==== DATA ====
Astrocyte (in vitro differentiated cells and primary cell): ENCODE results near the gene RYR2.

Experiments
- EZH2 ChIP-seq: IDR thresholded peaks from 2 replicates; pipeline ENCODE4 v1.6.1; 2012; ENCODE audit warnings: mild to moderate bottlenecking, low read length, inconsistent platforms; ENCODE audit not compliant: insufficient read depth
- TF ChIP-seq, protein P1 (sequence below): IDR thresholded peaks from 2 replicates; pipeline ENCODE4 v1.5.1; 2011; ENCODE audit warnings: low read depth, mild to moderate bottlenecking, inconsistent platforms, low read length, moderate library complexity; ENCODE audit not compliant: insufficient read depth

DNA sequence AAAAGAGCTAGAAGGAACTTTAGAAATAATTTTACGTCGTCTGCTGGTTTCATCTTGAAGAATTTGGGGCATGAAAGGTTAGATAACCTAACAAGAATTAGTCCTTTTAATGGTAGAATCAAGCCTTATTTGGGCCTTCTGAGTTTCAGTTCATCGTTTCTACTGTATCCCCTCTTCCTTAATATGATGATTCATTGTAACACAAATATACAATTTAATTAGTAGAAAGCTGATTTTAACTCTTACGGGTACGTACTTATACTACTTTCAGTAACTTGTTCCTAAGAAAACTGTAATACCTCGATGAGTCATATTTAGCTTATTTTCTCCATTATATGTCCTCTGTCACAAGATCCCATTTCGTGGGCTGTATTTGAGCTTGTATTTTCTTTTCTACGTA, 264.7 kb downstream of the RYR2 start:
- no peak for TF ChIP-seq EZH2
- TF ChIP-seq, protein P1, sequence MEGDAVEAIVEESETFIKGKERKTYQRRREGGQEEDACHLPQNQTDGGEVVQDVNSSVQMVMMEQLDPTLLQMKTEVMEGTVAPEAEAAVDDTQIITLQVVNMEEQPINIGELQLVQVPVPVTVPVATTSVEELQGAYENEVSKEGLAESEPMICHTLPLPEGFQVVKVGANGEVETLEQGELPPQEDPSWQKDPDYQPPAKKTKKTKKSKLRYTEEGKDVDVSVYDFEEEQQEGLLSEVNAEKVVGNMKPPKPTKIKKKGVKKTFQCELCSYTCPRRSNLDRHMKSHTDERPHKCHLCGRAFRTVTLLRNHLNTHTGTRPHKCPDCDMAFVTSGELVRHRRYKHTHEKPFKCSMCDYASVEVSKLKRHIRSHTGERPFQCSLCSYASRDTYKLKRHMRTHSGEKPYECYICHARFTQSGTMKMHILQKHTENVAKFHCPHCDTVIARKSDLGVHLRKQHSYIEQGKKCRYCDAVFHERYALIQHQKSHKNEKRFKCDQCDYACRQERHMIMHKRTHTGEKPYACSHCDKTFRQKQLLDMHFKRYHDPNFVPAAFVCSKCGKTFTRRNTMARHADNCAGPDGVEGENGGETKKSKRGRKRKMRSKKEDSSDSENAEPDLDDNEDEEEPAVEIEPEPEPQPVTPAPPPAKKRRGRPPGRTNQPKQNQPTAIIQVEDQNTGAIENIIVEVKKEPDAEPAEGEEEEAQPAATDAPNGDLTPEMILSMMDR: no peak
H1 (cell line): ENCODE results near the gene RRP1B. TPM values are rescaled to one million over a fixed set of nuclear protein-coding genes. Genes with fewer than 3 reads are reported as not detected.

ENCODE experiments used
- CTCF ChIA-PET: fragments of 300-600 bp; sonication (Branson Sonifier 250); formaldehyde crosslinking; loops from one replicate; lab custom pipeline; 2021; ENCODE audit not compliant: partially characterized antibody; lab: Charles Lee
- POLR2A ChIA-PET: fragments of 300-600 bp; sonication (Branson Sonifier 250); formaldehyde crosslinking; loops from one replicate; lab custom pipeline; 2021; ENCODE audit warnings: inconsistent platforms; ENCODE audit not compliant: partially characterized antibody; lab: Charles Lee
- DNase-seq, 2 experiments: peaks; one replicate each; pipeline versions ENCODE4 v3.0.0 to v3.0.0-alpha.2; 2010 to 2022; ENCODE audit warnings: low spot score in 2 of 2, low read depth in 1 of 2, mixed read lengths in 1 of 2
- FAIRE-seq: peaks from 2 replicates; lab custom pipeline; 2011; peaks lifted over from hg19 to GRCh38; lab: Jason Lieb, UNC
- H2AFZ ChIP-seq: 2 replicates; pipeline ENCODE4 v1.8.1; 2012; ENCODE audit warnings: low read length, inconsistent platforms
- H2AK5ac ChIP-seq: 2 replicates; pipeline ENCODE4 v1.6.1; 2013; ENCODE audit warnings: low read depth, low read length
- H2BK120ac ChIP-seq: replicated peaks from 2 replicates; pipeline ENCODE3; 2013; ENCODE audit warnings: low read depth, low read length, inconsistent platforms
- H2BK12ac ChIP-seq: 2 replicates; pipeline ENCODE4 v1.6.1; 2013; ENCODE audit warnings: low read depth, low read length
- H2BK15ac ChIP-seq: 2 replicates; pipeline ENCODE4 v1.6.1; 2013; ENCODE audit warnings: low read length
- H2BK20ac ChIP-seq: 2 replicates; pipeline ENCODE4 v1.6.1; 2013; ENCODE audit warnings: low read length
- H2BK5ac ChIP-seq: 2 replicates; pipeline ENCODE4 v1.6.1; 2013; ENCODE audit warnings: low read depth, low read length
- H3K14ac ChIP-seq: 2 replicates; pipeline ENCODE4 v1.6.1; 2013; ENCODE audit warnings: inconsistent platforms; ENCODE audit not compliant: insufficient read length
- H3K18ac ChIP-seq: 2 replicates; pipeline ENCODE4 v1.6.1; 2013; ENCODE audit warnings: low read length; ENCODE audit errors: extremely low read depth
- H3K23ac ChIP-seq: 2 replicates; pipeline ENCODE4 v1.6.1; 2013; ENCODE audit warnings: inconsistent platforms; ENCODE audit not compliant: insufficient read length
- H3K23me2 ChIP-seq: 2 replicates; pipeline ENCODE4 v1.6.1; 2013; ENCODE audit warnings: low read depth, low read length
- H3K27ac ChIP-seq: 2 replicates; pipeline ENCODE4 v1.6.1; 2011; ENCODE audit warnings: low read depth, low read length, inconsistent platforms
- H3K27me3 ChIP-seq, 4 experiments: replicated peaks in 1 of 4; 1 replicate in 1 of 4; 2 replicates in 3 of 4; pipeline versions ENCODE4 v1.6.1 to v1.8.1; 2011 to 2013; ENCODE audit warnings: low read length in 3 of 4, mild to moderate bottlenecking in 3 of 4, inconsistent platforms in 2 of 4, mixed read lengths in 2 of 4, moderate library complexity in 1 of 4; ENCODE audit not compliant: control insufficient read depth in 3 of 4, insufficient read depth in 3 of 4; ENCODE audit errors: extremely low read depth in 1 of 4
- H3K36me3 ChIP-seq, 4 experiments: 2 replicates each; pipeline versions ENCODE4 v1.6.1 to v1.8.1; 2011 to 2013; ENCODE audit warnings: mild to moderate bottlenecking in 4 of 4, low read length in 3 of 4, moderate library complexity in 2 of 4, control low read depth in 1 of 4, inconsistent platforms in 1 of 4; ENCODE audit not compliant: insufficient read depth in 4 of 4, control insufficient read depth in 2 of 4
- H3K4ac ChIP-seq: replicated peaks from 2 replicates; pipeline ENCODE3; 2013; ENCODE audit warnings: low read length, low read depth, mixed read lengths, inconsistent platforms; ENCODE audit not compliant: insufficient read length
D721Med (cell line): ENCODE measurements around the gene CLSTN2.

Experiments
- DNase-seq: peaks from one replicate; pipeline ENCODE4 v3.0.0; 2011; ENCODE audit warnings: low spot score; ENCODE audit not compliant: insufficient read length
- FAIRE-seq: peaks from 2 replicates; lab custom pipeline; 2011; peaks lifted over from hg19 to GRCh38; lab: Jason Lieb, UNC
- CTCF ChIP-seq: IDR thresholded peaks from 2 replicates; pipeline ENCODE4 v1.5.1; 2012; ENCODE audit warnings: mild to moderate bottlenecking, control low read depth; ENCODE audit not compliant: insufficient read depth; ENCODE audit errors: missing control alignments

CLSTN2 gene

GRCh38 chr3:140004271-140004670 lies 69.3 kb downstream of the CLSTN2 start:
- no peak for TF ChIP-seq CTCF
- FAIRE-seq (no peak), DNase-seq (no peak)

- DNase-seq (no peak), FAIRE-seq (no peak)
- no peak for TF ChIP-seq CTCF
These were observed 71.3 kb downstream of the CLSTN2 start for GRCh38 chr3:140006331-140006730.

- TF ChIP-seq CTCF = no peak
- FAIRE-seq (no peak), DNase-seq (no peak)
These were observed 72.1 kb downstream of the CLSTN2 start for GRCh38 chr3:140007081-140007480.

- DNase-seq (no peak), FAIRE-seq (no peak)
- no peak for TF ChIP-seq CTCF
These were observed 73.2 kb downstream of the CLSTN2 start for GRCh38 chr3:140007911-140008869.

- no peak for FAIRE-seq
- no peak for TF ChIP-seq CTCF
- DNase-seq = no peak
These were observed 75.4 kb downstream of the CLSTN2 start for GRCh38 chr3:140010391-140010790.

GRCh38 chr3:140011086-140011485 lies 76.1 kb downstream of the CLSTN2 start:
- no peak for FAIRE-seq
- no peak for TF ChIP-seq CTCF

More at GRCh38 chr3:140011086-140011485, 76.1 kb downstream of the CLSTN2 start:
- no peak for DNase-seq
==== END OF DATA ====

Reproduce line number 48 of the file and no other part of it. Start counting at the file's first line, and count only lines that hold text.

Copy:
- no peak for TF ChIP-seq CTCF